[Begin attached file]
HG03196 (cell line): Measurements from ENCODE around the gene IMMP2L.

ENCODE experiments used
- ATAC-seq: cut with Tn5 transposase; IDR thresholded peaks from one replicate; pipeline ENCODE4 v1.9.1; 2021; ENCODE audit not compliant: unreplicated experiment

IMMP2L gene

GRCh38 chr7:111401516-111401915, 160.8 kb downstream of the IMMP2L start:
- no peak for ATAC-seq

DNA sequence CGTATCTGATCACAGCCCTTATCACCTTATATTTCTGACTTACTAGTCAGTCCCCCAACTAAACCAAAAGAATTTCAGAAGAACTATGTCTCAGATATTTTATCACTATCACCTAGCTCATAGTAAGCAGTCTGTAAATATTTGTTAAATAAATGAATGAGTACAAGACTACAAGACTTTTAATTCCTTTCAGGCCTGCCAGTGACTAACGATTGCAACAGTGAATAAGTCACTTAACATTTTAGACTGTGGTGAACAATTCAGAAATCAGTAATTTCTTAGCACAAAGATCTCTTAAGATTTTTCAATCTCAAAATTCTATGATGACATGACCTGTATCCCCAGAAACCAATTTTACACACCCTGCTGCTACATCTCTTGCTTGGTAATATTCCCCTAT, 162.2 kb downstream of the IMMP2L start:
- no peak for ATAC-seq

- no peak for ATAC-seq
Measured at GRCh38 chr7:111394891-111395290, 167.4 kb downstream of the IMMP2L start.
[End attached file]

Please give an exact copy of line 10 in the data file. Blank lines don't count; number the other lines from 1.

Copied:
Measured at GRCh38 chr7:111394891-111395290, 167.4 kb downstream of the IMMP2L start.